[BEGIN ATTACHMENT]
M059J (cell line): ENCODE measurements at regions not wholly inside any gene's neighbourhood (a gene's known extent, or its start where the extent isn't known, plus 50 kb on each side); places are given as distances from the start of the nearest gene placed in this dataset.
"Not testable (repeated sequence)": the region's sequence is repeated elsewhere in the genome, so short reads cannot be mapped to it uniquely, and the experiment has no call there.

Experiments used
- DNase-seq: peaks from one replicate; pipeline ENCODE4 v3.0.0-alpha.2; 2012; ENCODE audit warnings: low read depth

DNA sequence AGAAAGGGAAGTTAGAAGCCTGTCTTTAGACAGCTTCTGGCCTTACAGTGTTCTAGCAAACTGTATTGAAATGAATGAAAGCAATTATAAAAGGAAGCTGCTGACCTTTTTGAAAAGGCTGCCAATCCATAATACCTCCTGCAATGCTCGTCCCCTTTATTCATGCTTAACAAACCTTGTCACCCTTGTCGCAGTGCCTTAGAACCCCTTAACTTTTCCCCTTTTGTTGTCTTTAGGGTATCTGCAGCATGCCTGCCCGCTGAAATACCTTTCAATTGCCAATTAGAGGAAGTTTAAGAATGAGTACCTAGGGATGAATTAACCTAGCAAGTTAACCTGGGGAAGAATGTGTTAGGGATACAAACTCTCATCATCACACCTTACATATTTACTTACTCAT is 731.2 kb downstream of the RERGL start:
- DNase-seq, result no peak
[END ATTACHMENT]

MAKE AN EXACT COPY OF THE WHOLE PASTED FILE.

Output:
M059J (cell line): ENCODE measurements at regions not wholly inside any gene's neighbourhood (a gene's known extent, or its start where the extent isn't known, plus 50 kb on each side); places are given as distances from the start of the nearest gene placed in this dataset.
"Not testable (repeated sequence)": the region's sequence is repeated elsewhere in the genome, so short reads cannot be mapped to it uniquely, and the experiment has no call there.

Experiments used
- DNase-seq: peaks from one replicate; pipeline ENCODE4 v3.0.0-alpha.2; 2012; ENCODE audit warnings: low read depth

DNA sequence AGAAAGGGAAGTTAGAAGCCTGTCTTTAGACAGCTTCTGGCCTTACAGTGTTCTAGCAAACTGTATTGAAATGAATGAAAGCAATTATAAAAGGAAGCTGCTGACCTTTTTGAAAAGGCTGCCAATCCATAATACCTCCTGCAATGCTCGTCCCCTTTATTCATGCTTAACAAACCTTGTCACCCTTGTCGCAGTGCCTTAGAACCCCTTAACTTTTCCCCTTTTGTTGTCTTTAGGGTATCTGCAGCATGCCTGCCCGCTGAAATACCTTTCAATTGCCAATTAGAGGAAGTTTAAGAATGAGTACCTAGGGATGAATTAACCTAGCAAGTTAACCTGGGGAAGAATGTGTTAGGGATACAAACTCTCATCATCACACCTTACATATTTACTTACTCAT is 731.2 kb downstream of the RERGL start:
- DNase-seq, result no peak